Preventing Youth Delinquency Identifying School Risk & Protective

Preventing Youth Delinquency Identifying School Risk & Protective

Preventing Youth Delinquency Identifying School Risk & Protective Factors Christine A. Christle 2004 School to Prison Pipeline School Failure Suspension Dropout Delinquency The Co$t of Incarceration Penn State or The State Pen

Its your money! Risk Factors - Delinquency Life Domains Individual Family School Community Peer Relations School

Weak academics Low school involvement Truancy Suspension Expulsion Dropout Weak Academics & Poverty Exposure to print material

Low SES - 40 hrs High SES - 1000 hrs Vocabulary skills Following directions Failure Cycle Cognitive deficits lead to poor academic performance Poor academic performance is a strong risk factor for delinquency

Weak Academics & Behavior Low school achievement predicts delinquency 20% of students with EBD are arrested while in school 58% are arrested 5 years after school 70-87% of incarcerated youth have LD or EBD School Factors 3 Studies in Kentucky 747 Elementary Schools

161 Middle Schools 196 High Schools Elementary School Study Stage 1 Correlation analysis of school characteristics & academic achievement Stage 2

Regression analysis Stage 3 Qualitative analysis of climate in 3 HPHA & 3 HPLA schools Kentucky Elementary School Data - 2000/2001 The Relationship Between Poverty and Achievement 3.000 2.000 1.000 0.000 -4.000

-3.000 -2.000 -1.000 0.000 -1.000 Free & Reduced Lunch Z Scores -2.000 -3.000

CTBS Z Scores 1.000 2.000 3.000 4.000 Research Questions 1. What specific school characteristics are related to

academic achievement? 2. What characteristics separate HPHA schools from HPLA schools? Results Stages 1 & 2 School Characteristics Related to Academic Achievement Correlation Poverty: % of students in FRLP - 34% Attendance rate: + 26%

Regression Together (FRLP % & ATT) 42% Results Stage 3 Case Studies - HPHA vs HPLA

Smaller schools Better building conditions More adult/student interactions More positive interactions Higher staff morale & collegiality Higher level of student task engagement More money per student More family involvement Suspension Most common disciplinary consequence in schools Disproportionately used Ethnicity, SES, gender, academic

competence Most at Middle School level Poor academic skill - strong predictor of school exclusion Suspension Rates increasing US: steady increase over last 25 years Kentucky: 00-01 68,523 01-02 74,054

02-03 76,886 Most are repeat offenders Middle School Study Stage 1 Correlation analysis of school characteristics & suspension

Stage 2 Comparison analysis of 20 HSS & 20 LSS Stage 3 Qualitative analysis of climate in 4 HSS & 4 LSS The Relationship Between Poverty and Achievement in KY Middle Schools for 20012002 (FRLP Percentages and CTBS Percentiles) 3.00 2.00 1.00 0.00

-4.000 -3.000 -2.000 -1.000 0.000 FRLP z Scores -1.00 -2.00

-3.00 CTBS z Scores 1.000 2.000 3.000 Research Questions 1. What specific school characteristics are related to suspension rate?

2. What characteristics separate high-suspending schools from low-suspending schools? Results Stage 1 & 2 Characteristics Differentially Related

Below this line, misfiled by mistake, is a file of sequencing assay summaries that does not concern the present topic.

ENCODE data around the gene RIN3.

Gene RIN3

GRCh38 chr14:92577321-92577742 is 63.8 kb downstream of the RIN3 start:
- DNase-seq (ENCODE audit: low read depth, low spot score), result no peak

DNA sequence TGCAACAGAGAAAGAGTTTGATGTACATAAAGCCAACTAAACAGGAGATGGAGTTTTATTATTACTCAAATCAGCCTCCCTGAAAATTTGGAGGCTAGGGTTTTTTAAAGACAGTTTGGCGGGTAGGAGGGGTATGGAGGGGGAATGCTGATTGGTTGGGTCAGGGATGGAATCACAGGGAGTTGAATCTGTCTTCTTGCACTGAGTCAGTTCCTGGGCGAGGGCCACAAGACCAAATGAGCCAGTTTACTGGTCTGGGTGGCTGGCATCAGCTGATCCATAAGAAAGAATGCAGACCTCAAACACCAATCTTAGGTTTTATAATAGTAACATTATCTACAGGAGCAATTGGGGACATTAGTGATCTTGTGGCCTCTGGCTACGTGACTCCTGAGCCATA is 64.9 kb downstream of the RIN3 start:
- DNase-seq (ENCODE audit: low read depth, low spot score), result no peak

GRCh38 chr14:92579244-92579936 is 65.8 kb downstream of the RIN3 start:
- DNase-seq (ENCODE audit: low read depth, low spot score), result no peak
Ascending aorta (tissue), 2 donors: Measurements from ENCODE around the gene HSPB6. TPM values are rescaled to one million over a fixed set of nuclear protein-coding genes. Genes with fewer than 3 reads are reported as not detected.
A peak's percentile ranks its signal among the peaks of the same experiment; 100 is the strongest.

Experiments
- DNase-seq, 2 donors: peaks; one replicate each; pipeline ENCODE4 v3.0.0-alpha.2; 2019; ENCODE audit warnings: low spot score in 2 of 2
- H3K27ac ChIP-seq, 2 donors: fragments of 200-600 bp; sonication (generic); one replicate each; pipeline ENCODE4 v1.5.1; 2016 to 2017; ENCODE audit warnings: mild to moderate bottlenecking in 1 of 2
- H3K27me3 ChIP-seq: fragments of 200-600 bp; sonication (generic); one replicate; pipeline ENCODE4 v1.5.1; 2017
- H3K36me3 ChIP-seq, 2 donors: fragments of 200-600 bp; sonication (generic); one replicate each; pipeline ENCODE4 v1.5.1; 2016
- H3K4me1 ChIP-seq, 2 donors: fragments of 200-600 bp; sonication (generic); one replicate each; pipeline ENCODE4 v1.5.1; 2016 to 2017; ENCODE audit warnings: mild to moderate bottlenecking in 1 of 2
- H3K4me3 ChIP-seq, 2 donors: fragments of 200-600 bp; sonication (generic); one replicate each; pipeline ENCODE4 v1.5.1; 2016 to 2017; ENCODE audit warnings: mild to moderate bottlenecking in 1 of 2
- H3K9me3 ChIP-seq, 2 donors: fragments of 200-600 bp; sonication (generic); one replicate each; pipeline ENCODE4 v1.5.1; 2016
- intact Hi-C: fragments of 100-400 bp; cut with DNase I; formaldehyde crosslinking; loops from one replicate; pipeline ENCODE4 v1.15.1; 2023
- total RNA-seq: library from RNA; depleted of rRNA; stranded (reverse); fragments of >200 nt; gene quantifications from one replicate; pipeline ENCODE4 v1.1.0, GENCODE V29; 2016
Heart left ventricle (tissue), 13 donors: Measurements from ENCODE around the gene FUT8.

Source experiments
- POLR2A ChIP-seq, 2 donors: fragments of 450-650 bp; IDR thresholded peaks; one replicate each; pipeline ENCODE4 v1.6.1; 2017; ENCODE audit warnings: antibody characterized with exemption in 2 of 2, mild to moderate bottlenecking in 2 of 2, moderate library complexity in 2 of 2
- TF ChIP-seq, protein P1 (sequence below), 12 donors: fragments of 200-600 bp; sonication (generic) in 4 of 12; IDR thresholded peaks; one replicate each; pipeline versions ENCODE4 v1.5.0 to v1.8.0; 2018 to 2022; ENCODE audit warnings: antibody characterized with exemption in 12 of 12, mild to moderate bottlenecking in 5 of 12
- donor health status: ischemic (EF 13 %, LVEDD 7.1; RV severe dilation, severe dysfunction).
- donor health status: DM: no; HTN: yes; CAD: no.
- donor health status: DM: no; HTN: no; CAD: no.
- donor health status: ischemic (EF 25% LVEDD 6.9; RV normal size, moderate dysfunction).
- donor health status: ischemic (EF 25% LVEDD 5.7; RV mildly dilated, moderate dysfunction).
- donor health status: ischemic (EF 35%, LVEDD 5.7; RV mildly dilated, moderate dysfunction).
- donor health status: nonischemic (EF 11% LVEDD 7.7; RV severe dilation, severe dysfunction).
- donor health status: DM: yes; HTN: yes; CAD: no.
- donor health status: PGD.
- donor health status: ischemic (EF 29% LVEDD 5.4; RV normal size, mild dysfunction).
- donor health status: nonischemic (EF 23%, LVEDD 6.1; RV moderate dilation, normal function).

20 HSS Number of board violations Dropout rate Low SES Law violations $tudent $pending

20 LSS Attendance rate Academic test scores Ethnic background C/W HSS and LSS Difference - Suspension 1 Suspension Rate 1 -

Percent Caucasian Students HSS and LSS Difference - Ethnicity HSS and LSS Difference - Poverty Percent FRLP Enrollmen t 1 - Results Stage 3 Case Studies - LSS vs HSS

Administrative Leadership More support for staff Proactive discipline philosophy Teacher & Staff Behaviors More positive interactions Active teaching style Results Stage 3 Case Studies - LSS vs HSS

Student Behaviors More positive interactions More engagement in class Structure & Programming Better building condition More ambiance School-wide focus More school connections Dropout Low SES youth 2.4 X more likely to drop out Suspended youth 3 X more likely to drop out & become delinquent

Over 80% of prison inmates are dropouts 1/2 of heads of households on welfare are dropouts High School Study Stage 1 Correlation analysis of school

characteristics & dropout Stage 2 Comparison analysis of 20 HDOS & 20 LDOS Stage 3 Qualitative analysis of climate in 4 HDOS & 4 LDOS Dropout and Achievement 14.00% 12.00% 10.00%

8.00% Series1 6.00% Dropout Rate 01-02 4.00% 2.00% 0.00% 0.00 10.00 20.00

30.00 40.00 50.00 60.00 CTBS NP Scores 01-02 70.00 80.00 90.00

100.00 Research Questions 1. What specific school characteristics are related to dropout rate? 2. What characteristics separate high-dropout schools from lowdropout schools?

Current Study School Variables Enrollment FRLP % # Rule violations # Law violations Suspension rate

Retention rate Expulsion rate Ethnic background Attendance rate Academic achievement

scores % of students with disabilities Results: Pending Lessons Learned Thus Far Resilience Meaningful Participation Students help develop dress code, lunch menus

High Expectations All students & staff (PRIDE program) Caring Adult Relationships All staff involved with students in clubs, activities

BIG IDEA ! SCHOOL STAFF KNOW Problems Solutions ASK THEM! Dilemma How can we transform this research into practice? Thank You Christine A. Christle University of Kentucky

The National Center on Education, Disability, and Juvenile Justice

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